Perinatal factors associate with vertebral size and shape but not lumbar lordosis in 10-year-old children

Anastasia Pavlova, Janet E. Jeffrey, Rebecca J. Barr, Richard M. Aspden* (Corresponding Author)

*Corresponding author for this work

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The intrauterine environment is known to influence foetal development and future health. Low birthweight has been linked to smaller vertebral canals in children and decreased adulthood spine bone mineral content. Perinatal factors affecting lumbar spine curvature have not yet been considered but could be important for adult spinal health, as lumbar movement during lifting, a risk factor for backpain, is associated with lordosis. To investigate this, lumbar spine magnetic resonance images at age 10 years and perinatal and maternal data (birthweight, placental weight, gestation length, crown‐heel length, maternal age, height, weight and smoking status) from 161 children born in Aberdeen in 1988–1989 were acquired. Statistical shape modelling, using principal component analysis, quantified variations in lumbar spine shape and resulting modes of variation were assessed in combination with perinatal data using correlations and analyses of covariance, adjusted for potential confounders. Spine modes 1–3 (SM1–SM3) captured 75% of the variation in lumbar spine shape. The first and third modes described the total amount (SM1) and evenness of curvature distribution (SM3). SM2 accounted for variations in antero‐posterior vertebral diameter relative to vertebral height, increasing positive scores representing a larger relative diameter. Adjusting for gestation length and sex, SM2 positively correlated with birthweight (= 0.25, < 0.01), placental weight (= 0.20, = 0.04), crown‐heel length (= 0.36, < 0.001) and maternal weight (= 0.19, = 0.04), and negatively with maternal age (= −0.22, = 0.02). SM2 scores were lower in girls (< 0.001) and in the low birthweight group (= 0.02). There were no significant differences in SM1 and SM3 scores between birthweight groups, boys and girls or children of smokers (31%) and non‐smokers (69%). In conclusion, some perinatal factors were associated with vertebral body morphology but had little effect on lumbar curvature.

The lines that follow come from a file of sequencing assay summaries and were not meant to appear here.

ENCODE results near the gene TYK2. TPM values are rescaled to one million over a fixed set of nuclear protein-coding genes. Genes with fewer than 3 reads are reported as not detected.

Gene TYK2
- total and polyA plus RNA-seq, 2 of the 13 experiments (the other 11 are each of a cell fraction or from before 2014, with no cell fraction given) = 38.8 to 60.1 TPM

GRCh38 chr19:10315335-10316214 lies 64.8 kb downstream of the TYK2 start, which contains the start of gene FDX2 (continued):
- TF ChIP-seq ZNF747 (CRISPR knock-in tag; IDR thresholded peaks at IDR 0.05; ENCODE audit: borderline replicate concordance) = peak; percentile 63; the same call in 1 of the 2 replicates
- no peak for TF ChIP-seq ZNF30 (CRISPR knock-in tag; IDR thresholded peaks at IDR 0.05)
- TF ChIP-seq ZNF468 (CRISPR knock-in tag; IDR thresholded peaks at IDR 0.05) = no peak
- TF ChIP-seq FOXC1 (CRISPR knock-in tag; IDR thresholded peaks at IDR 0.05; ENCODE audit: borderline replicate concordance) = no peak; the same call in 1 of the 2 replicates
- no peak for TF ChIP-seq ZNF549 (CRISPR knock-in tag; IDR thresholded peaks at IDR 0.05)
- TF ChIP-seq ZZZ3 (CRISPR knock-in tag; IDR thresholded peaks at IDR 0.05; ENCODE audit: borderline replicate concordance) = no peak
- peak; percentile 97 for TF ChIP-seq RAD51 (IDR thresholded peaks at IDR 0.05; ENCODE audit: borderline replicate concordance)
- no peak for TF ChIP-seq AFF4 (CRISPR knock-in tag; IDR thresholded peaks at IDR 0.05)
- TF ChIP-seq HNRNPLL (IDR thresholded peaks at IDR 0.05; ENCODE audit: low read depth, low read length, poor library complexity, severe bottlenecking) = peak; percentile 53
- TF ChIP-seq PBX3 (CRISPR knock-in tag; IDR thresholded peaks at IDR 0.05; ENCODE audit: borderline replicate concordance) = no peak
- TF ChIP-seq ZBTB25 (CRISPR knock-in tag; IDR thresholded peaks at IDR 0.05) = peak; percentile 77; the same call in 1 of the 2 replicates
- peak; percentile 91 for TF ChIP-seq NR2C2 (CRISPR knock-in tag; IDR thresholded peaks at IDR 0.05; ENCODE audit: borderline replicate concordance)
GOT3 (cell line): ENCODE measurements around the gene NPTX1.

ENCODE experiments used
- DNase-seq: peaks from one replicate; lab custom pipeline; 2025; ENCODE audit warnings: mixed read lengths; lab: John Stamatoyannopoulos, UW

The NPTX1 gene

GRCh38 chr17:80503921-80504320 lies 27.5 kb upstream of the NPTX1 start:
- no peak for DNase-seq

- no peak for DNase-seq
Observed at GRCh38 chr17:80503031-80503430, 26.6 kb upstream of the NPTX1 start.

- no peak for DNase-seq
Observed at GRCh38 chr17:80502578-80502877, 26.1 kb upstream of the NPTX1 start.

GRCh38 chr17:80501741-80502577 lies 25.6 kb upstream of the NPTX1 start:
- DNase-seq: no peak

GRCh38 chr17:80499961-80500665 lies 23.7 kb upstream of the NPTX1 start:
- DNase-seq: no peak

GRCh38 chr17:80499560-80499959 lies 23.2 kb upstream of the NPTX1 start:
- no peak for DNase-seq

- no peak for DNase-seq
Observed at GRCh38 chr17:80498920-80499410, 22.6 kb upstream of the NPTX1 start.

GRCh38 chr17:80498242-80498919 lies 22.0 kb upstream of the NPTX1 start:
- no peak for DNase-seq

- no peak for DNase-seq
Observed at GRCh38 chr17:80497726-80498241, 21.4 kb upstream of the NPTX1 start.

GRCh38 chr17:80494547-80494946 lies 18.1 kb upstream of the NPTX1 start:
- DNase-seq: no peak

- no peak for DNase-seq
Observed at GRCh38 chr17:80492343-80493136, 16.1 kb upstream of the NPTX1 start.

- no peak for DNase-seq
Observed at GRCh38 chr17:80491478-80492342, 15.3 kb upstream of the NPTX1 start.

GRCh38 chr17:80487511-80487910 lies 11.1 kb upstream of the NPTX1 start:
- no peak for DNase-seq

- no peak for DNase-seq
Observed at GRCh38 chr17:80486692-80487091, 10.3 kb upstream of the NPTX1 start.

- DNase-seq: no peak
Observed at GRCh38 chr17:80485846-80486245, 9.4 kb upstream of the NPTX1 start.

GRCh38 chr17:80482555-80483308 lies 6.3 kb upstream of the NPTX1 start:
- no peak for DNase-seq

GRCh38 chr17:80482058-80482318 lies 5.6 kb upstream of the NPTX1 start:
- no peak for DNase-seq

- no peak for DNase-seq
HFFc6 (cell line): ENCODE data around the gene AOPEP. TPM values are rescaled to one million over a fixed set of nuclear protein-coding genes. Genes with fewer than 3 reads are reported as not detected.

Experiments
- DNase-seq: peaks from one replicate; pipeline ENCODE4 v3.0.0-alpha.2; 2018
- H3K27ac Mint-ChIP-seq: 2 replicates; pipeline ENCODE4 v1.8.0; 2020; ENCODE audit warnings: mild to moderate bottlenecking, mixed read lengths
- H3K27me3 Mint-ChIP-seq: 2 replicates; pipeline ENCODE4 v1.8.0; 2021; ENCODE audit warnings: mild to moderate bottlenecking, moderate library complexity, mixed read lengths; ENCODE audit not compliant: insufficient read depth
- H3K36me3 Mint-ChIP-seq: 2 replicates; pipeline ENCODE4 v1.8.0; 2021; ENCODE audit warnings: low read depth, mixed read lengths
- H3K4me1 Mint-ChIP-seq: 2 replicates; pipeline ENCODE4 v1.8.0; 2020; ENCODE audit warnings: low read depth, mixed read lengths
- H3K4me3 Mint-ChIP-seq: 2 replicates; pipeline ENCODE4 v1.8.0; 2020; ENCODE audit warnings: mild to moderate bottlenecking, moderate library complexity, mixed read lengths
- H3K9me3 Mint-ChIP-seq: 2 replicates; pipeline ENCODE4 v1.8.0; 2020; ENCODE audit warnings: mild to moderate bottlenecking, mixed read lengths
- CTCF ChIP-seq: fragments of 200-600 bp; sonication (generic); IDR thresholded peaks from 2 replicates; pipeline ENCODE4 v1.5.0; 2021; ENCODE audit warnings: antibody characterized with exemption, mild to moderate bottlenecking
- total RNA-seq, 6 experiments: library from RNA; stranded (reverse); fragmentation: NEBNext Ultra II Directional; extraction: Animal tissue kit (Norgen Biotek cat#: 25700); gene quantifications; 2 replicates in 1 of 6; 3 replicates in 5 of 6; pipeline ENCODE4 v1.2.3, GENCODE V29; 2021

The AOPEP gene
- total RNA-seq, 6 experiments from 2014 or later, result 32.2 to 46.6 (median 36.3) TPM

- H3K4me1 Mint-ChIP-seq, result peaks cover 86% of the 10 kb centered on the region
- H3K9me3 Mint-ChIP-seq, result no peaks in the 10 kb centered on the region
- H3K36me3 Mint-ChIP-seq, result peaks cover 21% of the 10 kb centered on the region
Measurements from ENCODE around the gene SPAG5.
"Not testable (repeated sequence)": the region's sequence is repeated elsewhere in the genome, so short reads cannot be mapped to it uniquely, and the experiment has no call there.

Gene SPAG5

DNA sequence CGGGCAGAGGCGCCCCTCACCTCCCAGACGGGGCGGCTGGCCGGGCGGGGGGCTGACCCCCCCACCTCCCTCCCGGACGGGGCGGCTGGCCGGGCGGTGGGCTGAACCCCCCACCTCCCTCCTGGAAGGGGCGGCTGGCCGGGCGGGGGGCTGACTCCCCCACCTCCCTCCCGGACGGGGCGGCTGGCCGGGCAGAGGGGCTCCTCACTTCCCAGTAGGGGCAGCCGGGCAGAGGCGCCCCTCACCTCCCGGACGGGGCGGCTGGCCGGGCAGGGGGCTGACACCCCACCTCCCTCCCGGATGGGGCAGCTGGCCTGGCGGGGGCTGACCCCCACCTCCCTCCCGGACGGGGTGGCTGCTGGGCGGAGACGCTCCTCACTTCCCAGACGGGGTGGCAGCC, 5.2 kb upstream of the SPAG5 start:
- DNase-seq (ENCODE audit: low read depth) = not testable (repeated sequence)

Original languageEnglish
Pages (from-to)749-756
Number of pages8
JournalJournal of Anatomy
Issue number4
Early online date20 Jun 2019
Publication statusPublished - Oct 2019

Bibliographical note

Ethical approval for this study was granted by the North of Scotland Research Ethics Committees (13/NS/0162). We would like to thank the authors and radiographers and participants involved in the original study from which MR images and data were used. We thank Dr Onyedikachi Eseonu for his contribution to data generation and marking up spinal images. AVP was supported by a PhD studentship kindly donated by Roemex Ltd. to the Aberdeen Centre of the Oliver Bird Rheumatism Programme at the Nuffield Foundation. The funders played no part in the design, execution or publication of this study and the authors have no interests to declare


  • lumbar spine
  • perinatal factors
  • antenatal
  • lordosis
  • statistical shape modelling
  • HIP


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